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The lack of them probably has a lot to do with them not being hoarded, so they're usually corroded, and their small size, so they're not easy to find.

Roman Imperial Quadrans, 81-161
image.png.9afd523485810acdd32dd8f1ccbb1be6.png
Rome. Bronze, 13mm, 2.88g. Winged petasus. Winged caduceus; SC in field (RIC II, 32). Found near Rudston, Bridlington, East Yorkshire.

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1 hour ago, Troyden said:

When studying Roman numismatics, we usually focus on "considertable" coins such as sesterces, denarii or aureuses. However, let's not forget that the average inhabitant of the empire lived hand to mouth. They were much more familiar with small change such as quadrantes than with denarii. So, show up your tiny Roman coins that were the monetary bread and butter of your average Roman proletarian.

Rare orichalcum (brass) quadrans of Titus. Unknown Balkan mint, possibly Perinthus at the Sea of Marmara.
16 mm, 2.96 g, RIC II 505-506.
Obv: Laureate head of Titus, IMP T CAES DIVI VES F AVG around
Rev: Julia Titi seated, holding patera and sceptre, IVLIA AVGVSTA around.

This interesting and quite rare coin, unusually minted in brass, was probably the result of a local, short issue. The style clearly indicates some provincial mint, most likely located in the southern Balkans.

image.png.63d1ecab994035716306df87fd2039e3.png

 

Very interesting! Never saw one of these before.

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29 minutes ago, CPK said:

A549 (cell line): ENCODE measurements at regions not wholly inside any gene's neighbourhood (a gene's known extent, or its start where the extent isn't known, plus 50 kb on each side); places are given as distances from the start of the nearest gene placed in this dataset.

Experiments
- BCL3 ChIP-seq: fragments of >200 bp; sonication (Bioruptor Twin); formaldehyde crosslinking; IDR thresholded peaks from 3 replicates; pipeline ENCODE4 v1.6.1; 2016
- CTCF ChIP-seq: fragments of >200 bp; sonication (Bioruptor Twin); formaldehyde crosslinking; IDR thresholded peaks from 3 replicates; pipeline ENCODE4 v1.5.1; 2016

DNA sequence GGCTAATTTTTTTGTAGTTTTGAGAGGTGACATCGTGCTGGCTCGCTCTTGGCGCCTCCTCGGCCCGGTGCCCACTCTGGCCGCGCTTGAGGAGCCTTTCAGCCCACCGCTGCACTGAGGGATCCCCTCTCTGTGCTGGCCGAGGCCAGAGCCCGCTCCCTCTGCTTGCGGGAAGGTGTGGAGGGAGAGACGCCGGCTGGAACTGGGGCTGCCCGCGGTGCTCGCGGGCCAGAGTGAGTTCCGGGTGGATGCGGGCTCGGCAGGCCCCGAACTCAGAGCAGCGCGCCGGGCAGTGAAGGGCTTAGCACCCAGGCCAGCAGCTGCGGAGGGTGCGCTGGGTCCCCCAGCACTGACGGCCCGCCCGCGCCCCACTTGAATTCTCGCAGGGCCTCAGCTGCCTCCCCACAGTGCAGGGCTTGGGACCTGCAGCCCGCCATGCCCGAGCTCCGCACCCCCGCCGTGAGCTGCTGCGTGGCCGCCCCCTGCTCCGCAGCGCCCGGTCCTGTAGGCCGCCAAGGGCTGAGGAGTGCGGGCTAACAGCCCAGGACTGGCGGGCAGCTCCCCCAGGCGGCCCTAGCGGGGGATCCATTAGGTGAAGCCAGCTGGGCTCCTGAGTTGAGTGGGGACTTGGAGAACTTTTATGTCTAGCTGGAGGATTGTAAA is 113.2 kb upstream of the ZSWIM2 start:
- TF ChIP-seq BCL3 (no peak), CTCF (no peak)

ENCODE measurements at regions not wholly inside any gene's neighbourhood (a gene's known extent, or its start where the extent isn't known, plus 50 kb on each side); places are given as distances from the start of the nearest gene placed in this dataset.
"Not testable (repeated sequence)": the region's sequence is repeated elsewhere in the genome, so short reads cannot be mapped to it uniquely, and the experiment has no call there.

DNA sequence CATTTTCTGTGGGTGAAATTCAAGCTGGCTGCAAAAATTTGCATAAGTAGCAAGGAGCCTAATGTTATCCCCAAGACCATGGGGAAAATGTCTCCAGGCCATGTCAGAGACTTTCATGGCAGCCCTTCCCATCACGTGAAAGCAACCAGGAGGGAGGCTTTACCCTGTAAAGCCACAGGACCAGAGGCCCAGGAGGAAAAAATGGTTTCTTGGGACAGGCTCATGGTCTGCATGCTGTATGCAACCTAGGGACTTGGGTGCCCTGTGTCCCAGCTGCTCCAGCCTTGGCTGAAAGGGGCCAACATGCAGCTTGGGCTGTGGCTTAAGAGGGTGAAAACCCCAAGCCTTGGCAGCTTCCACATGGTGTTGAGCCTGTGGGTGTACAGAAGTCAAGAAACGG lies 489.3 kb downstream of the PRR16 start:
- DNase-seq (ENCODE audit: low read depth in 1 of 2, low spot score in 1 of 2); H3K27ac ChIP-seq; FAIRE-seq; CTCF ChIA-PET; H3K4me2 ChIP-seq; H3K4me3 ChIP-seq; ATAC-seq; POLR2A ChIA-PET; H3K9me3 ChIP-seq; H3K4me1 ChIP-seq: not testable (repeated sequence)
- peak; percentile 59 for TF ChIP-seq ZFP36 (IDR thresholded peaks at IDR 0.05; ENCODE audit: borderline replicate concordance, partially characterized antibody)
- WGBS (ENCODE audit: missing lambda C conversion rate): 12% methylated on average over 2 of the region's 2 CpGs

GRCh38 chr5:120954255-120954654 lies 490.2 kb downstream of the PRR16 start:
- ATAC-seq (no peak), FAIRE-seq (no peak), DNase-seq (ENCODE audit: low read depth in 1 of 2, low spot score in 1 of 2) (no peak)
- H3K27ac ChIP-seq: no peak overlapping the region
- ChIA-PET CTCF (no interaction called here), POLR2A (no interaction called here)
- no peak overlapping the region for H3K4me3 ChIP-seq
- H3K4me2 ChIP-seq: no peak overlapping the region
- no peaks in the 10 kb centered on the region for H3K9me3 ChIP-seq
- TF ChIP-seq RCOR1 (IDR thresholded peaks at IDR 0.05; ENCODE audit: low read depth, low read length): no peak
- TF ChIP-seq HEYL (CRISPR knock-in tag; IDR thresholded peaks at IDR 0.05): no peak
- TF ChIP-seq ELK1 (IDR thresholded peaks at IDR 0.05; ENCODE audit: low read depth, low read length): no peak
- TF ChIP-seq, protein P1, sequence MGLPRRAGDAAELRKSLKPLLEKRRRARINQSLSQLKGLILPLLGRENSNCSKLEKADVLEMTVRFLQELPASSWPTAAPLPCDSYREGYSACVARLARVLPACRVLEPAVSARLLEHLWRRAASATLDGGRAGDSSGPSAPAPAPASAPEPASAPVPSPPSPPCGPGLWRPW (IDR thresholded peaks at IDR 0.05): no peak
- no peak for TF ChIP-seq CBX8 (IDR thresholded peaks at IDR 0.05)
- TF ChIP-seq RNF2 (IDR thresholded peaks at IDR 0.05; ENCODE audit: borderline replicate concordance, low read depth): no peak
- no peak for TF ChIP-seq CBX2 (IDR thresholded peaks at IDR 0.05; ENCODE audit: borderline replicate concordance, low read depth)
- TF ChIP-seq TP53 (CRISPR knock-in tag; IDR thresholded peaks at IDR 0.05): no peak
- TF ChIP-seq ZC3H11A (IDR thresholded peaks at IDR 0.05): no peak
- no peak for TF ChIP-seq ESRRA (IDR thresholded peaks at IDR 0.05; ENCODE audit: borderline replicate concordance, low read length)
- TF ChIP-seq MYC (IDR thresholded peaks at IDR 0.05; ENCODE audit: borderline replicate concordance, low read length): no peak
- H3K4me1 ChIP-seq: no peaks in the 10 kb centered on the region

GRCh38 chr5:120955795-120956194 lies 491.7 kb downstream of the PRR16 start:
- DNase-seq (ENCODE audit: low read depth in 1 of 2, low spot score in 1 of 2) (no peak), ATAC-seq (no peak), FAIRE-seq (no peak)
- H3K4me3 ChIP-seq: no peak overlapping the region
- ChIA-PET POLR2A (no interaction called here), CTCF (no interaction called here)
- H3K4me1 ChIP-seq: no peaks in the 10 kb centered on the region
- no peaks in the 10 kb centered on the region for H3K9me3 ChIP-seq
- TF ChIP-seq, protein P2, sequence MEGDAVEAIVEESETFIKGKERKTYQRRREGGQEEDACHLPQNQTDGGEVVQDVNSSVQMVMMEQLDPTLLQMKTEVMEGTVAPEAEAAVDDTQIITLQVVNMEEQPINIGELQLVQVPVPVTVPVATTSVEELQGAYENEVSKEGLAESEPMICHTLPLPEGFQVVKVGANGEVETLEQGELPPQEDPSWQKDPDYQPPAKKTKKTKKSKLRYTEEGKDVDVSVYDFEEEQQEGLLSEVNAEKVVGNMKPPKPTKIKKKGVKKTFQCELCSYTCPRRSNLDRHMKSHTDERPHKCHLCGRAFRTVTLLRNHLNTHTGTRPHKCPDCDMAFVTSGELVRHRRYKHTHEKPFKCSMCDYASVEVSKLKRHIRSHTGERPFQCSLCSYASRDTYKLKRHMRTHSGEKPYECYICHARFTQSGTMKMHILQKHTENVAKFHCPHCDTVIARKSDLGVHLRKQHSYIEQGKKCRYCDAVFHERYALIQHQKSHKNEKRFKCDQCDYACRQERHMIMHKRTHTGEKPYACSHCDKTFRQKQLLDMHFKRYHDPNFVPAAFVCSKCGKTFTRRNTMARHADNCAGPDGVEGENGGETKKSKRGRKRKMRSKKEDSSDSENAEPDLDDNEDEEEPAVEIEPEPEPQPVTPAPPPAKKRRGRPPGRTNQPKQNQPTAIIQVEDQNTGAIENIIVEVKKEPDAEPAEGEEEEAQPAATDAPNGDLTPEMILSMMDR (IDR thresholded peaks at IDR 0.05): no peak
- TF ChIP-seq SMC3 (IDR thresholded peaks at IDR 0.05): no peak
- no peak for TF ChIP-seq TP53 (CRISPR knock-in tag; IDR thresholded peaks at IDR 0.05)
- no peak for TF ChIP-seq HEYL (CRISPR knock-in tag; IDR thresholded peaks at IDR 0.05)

Very interesting! Never saw one of these before.

There's surprisingly few of them around.

Numismatics.org has only one specimen https://numismatics.org/ocre/id/ric.2_1(2).tit.506
There's also only one currently on retail https://www.vcoins.com/en/stores/praefectus_coins/130/product/titus_with_julia_titi_7981_ae_quadrans_uncertain_eastern_mint_possibly_in_thrace_8081_very_rare/1700580/Default.aspx

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21 hours ago, Troyden said:

Rare orichalcum (brass) quadrans of Titus. Unknown Balkan mint, possibly Perinthus at the Sea of Marmara.
16 mm, 2.96 g, RIC II 505-506.
Obv: Laureate head of Titus, IMP T CAES DIVI VES F AVG around
Rev: Julia Titi seated, holding patera and sceptre, IVLIA AVGVSTA around.

Great coin and thread! 🙂

 

19 hours ago, Troyden said:

There's surprisingly few of them around.

They used to be much rarer a few years ago. Now you see them every now and then. Here's one of mine with a slightly different obverse legend.

 

Titus, Quadrans (3.12 g), uncertain mint (Thrace?), 80-81 AD.
Obv. IMP T CAESR DIVI VESPAS F AVG, head of Titus, laureate, r. Rev. IVLIA AVGVSTA, Julia seated left holding patera in her right hand and transverse scepter with her left. RIC 505/6 var. (CAES [...] VES(P) F). RPC 507C var. (CAES [...] VES F).

80_cH91juSRY9_th.jpg.6133eafbf163423f8ed50620d6a72c01.jpg

 

If you're interested in fractions, have a look at this thread:
https://www.numisforums.com/topic/826-fractional-bronzes-of-the-roman-empire-quadrantes-semisses-tesserae/

 

Edited by SimonW
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I have four quadrantes, and would love a fifth -- the Claudius with hand and scales -- but although they're common, I haven't found one I really like yet.

Claudius I AE Quadrans (1/4 As), 41 AD, Rome Mint. Obv. TI CLAVDIVS CAESAR AVG around three-legged modius / Rev. PON M TR P IMP COS DES IT around large S C. 17 mm., 3.09 g., 7 hrs. RIC I 84, BMCRE I Claudius 179 at p. 189 [description at no. 173, var. die axis 6 hrs, ill. Pl. 35 no. 12]; Sear RCV I 1863; Cohen 70. Purchased from Herakles Numismatics, Charlotte, NC, 12 Jan 2023 (at 2023 NYINC). 

image.png.d0171c7a4588b9e7eb6abbc2f5b0c6d7.png